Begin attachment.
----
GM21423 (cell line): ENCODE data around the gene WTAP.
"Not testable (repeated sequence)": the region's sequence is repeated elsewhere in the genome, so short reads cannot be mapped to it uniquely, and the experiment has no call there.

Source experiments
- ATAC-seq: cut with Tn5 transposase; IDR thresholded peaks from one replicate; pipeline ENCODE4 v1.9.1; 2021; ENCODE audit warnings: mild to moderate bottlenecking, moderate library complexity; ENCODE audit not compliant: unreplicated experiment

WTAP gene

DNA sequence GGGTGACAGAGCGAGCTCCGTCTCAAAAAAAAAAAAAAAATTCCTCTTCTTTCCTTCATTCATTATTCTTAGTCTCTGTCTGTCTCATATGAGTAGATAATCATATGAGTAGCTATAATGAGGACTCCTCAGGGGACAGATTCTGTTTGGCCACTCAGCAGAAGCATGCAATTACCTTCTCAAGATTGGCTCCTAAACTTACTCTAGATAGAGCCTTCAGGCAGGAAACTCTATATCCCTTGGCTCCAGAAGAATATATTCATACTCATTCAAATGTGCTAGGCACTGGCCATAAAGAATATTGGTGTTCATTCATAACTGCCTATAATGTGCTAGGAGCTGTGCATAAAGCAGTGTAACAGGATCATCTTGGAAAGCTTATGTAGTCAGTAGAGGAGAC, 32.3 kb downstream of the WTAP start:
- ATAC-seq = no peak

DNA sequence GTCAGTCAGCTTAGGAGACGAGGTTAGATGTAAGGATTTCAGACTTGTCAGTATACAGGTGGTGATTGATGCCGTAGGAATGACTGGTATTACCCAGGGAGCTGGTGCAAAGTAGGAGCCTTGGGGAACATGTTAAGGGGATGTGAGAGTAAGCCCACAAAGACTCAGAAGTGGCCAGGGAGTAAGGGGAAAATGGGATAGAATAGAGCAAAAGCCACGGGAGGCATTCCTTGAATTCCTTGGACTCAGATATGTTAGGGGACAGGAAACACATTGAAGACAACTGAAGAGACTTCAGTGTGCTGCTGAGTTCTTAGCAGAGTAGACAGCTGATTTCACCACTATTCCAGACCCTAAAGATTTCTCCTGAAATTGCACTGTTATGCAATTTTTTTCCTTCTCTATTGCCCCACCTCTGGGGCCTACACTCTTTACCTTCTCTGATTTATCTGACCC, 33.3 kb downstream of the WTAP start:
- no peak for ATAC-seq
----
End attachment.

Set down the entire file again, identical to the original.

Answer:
GM21423 (cell line): ENCODE data around the gene WTAP.
"Not testable (repeated sequence)": the region's sequence is repeated elsewhere in the genome, so short reads cannot be mapped to it uniquely, and the experiment has no call there.

Source experiments
- ATAC-seq: cut with Tn5 transposase; IDR thresholded peaks from one replicate; pipeline ENCODE4 v1.9.1; 2021; ENCODE audit warnings: mild to moderate bottlenecking, moderate library complexity; ENCODE audit not compliant: unreplicated experiment

WTAP gene

DNA sequence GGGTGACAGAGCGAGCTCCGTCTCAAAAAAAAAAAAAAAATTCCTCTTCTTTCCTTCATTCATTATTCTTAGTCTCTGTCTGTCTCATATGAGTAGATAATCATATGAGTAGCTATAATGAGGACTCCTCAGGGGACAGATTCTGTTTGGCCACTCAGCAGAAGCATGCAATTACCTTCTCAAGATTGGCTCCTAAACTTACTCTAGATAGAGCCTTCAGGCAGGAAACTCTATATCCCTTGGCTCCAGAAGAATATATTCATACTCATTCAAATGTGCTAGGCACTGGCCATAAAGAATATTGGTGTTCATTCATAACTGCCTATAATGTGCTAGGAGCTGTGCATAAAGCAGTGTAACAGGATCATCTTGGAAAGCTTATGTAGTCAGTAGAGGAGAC, 32.3 kb downstream of the WTAP start:
- ATAC-seq = no peak

DNA sequence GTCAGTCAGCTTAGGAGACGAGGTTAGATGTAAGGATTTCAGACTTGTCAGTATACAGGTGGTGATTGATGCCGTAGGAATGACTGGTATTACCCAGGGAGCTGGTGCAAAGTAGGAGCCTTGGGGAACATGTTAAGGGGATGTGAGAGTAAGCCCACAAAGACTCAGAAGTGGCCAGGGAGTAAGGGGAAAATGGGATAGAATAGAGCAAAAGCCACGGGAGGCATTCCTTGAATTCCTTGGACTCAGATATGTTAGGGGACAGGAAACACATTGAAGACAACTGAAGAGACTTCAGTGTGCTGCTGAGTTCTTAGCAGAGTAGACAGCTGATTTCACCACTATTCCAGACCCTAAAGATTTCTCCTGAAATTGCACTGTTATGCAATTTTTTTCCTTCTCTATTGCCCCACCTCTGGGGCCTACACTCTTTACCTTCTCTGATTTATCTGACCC, 33.3 kb downstream of the WTAP start:
- no peak for ATAC-seq